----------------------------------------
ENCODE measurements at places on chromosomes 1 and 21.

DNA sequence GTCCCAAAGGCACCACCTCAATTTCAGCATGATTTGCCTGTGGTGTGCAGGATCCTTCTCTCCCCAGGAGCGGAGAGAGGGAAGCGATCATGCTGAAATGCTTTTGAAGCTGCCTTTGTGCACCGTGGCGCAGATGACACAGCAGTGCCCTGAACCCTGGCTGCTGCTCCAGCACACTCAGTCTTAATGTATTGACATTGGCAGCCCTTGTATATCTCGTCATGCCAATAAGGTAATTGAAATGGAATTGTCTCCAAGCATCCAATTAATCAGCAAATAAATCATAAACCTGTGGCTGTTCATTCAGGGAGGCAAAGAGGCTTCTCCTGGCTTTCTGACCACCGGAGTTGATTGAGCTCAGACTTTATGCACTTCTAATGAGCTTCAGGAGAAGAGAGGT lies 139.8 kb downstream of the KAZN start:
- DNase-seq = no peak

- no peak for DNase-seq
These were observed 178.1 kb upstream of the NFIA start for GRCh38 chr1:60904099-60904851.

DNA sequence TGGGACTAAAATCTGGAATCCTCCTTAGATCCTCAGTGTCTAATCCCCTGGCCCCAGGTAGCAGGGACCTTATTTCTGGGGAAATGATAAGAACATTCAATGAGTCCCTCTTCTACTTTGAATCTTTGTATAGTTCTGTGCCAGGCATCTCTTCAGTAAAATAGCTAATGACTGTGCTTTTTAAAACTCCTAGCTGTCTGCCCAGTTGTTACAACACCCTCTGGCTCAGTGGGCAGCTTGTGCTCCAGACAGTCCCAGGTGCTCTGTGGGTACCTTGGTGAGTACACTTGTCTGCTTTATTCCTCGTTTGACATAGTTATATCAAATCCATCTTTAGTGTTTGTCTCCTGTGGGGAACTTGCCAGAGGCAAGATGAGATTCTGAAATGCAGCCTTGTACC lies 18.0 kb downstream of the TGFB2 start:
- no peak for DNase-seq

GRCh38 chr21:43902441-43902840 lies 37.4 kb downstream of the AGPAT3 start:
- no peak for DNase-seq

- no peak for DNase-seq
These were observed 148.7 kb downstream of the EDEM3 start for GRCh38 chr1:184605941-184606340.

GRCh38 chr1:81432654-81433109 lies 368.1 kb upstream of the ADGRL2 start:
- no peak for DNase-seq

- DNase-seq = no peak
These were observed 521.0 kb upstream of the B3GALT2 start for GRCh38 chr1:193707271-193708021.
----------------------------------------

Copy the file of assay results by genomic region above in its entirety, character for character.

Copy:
ENCODE measurements at places on chromosomes 1 and 21.

DNA sequence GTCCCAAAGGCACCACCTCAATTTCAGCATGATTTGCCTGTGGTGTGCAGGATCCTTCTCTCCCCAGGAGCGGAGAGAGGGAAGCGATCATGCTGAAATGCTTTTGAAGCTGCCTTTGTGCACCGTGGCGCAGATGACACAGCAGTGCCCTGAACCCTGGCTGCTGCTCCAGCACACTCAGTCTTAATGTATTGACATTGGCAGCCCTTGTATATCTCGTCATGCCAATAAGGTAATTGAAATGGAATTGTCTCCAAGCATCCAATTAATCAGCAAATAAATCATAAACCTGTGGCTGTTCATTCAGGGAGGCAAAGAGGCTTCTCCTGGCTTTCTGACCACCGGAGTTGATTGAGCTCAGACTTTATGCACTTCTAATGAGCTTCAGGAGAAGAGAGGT lies 139.8 kb downstream of the KAZN start:
- DNase-seq = no peak

- no peak for DNase-seq
These were observed 178.1 kb upstream of the NFIA start for GRCh38 chr1:60904099-60904851.

DNA sequence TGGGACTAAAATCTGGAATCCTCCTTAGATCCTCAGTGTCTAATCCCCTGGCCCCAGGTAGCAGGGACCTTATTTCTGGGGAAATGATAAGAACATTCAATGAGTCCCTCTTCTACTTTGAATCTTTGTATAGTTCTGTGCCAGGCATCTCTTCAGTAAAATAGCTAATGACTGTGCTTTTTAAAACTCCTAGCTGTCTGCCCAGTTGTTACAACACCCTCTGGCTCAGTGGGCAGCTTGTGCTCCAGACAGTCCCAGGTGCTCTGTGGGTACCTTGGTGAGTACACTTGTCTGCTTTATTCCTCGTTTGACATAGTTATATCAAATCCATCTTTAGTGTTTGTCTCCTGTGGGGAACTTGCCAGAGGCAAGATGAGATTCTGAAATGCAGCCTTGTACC lies 18.0 kb downstream of the TGFB2 start:
- no peak for DNase-seq

GRCh38 chr21:43902441-43902840 lies 37.4 kb downstream of the AGPAT3 start:
- no peak for DNase-seq

- no peak for DNase-seq
These were observed 148.7 kb downstream of the EDEM3 start for GRCh38 chr1:184605941-184606340.

GRCh38 chr1:81432654-81433109 lies 368.1 kb upstream of the ADGRL2 start:
- no peak for DNase-seq

- DNase-seq = no peak
These were observed 521.0 kb upstream of the B3GALT2 start for GRCh38 chr1:193707271-193708021.